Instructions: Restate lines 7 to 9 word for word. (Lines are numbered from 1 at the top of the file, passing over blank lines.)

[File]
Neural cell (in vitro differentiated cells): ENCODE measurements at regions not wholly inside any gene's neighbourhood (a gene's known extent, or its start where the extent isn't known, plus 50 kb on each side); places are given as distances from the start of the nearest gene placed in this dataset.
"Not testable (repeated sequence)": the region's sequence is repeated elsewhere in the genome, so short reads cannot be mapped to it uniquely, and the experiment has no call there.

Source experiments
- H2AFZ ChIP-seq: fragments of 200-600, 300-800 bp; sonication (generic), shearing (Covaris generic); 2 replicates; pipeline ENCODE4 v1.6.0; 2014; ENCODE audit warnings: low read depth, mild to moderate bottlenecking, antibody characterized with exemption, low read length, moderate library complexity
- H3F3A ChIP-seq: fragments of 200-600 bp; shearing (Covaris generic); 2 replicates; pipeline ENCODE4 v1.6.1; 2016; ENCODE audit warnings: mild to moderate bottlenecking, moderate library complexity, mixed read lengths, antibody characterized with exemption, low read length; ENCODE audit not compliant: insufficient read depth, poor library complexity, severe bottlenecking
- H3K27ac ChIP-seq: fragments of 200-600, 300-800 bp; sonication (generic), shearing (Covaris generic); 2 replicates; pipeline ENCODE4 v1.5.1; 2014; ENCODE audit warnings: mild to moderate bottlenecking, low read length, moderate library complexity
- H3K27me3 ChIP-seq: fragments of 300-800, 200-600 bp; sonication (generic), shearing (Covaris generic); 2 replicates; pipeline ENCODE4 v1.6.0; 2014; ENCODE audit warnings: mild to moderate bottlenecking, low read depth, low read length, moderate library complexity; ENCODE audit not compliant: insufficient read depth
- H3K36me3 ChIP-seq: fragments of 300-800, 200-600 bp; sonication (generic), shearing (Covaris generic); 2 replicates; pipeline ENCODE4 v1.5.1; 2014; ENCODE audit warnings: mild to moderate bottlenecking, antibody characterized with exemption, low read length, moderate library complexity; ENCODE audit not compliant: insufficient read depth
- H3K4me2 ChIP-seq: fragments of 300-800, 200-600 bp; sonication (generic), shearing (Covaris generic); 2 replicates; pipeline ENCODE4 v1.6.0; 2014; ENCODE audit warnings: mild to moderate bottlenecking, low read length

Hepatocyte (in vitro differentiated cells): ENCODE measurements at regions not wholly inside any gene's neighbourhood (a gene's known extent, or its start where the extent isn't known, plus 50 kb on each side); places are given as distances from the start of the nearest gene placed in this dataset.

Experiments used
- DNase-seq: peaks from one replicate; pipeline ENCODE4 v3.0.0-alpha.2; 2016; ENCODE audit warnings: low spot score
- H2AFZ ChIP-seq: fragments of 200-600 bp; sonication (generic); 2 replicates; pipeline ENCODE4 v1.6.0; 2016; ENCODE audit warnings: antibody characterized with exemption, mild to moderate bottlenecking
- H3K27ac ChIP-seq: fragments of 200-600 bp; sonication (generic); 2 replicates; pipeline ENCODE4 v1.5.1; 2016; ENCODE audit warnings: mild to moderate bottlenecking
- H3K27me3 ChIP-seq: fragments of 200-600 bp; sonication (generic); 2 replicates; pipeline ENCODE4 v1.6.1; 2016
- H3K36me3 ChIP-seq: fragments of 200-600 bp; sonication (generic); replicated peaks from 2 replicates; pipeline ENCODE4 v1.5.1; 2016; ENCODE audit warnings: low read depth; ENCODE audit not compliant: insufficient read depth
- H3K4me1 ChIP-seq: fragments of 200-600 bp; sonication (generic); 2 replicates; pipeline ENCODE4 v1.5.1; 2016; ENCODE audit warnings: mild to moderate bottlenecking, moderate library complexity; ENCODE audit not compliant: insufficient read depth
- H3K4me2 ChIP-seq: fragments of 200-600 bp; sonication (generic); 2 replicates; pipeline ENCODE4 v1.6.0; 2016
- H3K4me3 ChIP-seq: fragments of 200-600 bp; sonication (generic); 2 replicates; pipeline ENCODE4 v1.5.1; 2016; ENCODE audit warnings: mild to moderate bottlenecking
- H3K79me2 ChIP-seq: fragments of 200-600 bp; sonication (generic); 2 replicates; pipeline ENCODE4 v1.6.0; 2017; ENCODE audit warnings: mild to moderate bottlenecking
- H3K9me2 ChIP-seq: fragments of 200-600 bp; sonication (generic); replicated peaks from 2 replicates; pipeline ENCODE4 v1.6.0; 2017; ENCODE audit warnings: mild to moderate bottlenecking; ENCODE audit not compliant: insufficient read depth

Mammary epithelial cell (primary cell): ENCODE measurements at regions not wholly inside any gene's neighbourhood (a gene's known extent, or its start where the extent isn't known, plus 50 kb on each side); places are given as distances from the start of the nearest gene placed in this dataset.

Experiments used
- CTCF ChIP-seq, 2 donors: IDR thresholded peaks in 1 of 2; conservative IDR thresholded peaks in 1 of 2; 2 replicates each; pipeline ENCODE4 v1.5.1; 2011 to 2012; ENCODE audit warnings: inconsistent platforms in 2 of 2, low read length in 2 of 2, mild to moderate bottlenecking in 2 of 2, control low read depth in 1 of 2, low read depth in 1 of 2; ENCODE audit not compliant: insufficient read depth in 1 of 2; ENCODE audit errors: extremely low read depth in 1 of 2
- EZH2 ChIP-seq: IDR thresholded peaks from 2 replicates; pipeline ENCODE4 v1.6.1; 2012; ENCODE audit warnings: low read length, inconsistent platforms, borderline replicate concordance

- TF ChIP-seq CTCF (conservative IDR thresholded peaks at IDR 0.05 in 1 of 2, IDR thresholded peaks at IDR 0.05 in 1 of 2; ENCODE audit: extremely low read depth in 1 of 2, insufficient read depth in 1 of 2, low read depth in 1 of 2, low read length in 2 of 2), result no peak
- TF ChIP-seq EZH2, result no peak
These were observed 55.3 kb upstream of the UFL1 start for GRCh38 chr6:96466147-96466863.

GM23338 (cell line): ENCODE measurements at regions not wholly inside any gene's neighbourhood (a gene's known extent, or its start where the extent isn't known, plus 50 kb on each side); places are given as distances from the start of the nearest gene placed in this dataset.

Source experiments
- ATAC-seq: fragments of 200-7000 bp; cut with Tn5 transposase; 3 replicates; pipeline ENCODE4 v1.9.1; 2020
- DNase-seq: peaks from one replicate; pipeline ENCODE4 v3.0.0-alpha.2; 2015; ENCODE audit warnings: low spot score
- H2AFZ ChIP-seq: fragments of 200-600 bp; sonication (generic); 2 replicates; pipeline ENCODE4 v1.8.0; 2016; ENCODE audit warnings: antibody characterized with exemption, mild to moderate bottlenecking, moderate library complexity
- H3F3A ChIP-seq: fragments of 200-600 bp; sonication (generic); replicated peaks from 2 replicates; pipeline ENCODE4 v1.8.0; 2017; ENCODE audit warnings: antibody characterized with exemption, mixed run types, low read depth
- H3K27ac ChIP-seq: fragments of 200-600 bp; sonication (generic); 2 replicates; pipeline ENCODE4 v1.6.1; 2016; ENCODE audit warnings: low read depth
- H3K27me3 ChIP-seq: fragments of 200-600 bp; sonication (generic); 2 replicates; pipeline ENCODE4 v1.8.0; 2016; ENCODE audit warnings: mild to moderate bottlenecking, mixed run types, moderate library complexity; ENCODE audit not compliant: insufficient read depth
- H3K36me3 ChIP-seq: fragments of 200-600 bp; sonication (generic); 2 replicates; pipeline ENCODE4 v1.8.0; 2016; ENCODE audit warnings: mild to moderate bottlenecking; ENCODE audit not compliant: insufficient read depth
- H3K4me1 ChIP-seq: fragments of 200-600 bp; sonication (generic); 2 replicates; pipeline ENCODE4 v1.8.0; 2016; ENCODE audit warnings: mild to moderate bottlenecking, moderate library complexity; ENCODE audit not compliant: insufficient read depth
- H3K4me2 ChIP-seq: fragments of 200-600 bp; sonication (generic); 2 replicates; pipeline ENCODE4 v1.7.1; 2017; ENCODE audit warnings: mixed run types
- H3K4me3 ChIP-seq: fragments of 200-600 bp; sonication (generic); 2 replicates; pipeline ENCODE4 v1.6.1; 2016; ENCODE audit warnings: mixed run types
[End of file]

- H3K27me3 ChIP-seq: fragments of 300-800, 200-600 bp; sonication (generic), shearing (Covaris generic); 2 replicates; pipeline ENCODE4 v1.6.0; 2014; ENCODE audit warnings: mild to moderate bottlenecking, low read depth, low read length, moderate library complexity; ENCODE audit not compliant: insufficient read depth
- H3K36me3 ChIP-seq: fragments of 300-800, 200-600 bp; sonication (generic), shearing (Covaris generic); 2 replicates; pipeline ENCODE4 v1.5.1; 2014; ENCODE audit warnings: mild to moderate bottlenecking, antibody characterized with exemption, low read length, moderate library complexity; ENCODE audit not compliant: insufficient read depth
- H3K4me2 ChIP-seq: fragments of 300-800, 200-600 bp; sonication (generic), shearing (Covaris generic); 2 replicates; pipeline ENCODE4 v1.6.0; 2014; ENCODE audit warnings: mild to moderate bottlenecking, low read length